(Image from Barnes & Noble)
"What killed people wasn't a bullet, a blade, a fist to the face. What killed people was a feeling. left too long. Sometimes in the cold, frozen. Sometimes buried and fetid. And sometimes on the shores of a lake, isolated, left to grow old, and odd." (163)
(Note: Although this review will not contain spoilers for A Rule Against Murder, it may inadvertently reveal plot surprises from earlier Armand Gamache mysteries. As always, I recommend reading books in a series in order.)
In the middle of a long, hot summer, Armand Gamache and his wife, Reine-Marie, retire to a luxurious auberge to celebrate their 35th wedding anniversary. The amiable couple always enjoys their annual vacation at Mainoir Bellechasse, a venerable old B&B situated not far from the quaint village of Three Pines. This year, however, their peaceful visit is interrupted by the arrival of the Finneys, a wealthy, cultured clan at the Bellechasse for their yearly family reunion. From the start, the snooty group prove themselves catty, cruel and decidedly uncouth. The Gamaches are shocked by the Finneys' childish behavior; they're even more stunned to discover that one of their good friends from Three Pines is a Finney.
Things grow even more unpleasant when a Finney family member ends up dead in what appears to be a very strange accident. As Chief Inspector Gamache investigates the fatality, he comes to an even more unsettling conclusion: murder. The usual team is called in to help Gamache—as they poke around the crime scene, interview witnesses, and interrogate suspects, they will come to understand the disturbing inner workings of the Finney Family. Hostility runs deep among the dysfunctional group, but would one of them really go so far as to murder another? Or is the killer of a different bloodline entirely? Only the great Armand Gamache can sort out such a puzzling mystery.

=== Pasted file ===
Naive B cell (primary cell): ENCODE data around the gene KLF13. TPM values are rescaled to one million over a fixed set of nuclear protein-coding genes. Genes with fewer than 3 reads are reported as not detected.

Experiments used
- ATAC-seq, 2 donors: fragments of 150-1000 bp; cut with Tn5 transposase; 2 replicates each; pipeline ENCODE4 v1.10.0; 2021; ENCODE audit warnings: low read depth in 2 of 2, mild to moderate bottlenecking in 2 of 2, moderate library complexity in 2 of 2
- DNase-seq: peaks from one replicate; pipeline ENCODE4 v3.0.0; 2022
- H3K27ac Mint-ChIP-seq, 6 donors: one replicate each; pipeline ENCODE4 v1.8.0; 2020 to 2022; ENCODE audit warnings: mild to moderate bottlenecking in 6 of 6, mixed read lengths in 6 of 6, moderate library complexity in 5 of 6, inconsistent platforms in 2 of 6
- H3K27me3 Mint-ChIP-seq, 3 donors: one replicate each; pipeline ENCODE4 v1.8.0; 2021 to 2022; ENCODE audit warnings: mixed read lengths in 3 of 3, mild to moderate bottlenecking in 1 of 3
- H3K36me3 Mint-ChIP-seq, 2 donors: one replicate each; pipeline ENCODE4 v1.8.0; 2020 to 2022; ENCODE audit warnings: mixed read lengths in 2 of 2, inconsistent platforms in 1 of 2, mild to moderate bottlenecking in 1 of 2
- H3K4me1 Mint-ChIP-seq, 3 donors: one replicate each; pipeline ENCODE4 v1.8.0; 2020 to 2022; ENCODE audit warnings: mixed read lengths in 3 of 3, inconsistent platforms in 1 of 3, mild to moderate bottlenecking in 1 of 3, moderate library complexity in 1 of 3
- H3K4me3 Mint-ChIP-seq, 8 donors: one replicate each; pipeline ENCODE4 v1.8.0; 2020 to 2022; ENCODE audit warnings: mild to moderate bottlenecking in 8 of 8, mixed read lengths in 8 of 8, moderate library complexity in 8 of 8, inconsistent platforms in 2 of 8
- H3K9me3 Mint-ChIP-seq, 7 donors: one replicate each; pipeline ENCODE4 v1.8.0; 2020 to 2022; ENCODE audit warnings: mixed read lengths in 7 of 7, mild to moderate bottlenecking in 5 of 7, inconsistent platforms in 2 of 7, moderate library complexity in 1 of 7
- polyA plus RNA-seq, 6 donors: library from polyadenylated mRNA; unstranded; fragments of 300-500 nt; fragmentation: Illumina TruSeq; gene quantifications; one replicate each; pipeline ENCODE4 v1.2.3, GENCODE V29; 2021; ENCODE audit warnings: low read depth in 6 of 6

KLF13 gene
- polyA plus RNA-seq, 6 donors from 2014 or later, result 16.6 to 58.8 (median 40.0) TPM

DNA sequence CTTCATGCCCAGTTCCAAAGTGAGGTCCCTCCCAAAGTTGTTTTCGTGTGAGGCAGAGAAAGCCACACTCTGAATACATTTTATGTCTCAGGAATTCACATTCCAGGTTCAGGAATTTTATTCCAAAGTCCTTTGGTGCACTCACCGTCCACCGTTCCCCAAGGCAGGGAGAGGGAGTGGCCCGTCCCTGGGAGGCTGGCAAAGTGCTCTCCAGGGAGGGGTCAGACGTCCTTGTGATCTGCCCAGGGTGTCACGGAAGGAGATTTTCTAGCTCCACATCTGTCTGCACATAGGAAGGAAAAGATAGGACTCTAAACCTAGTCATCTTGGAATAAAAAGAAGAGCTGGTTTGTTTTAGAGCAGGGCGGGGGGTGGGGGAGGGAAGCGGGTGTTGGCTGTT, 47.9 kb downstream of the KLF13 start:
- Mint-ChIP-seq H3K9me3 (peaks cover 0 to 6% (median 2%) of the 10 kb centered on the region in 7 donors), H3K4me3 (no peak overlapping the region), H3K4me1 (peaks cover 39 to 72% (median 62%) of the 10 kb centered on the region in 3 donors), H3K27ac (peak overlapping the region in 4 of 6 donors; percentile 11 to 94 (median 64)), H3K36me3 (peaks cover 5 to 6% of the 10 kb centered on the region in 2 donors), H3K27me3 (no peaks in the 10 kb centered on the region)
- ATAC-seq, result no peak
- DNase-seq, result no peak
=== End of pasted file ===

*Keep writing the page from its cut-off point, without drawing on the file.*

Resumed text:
As much as I love cozy Three Pines, a different setting makes A Rule Against Murder, the fourth book in Louise Penny's Armand Gamache series, feel unique. Thankfully, everything else about the novel remains the same, meaning that devoted readers will still get all they have come to expect from a Penny novel—deep, complex characters; an intriguing, twisty mystery; and warm, engaging storytelling. As an added bonus, A Rule Against Murder delves deeper into Armand Gamache's psyche, revealing more about his childhood and personality. All of which makes him an even more fascinating character. Gamache is a personal favorite of mine, one about whom I'll never tire of reading. In case you can't tell, I'm continuing to love this series. I can't wait to see what Gamache & Co. get up to in their next adventure.
(Readalikes: Other books in the Armand Gamache series, including Still Life; A Fatal Grace; The Cruelest Month; The Brutal Telling; Bury Your Dead; The Hangman; A Trick of the Light; The Beautiful Mystery; How the Light Gets In; The Long Way Home; The Nature of the Beast; and A Great Reckoning)
If this were a movie, it would be rated:
for language and violence
To the FTC, with love: Another library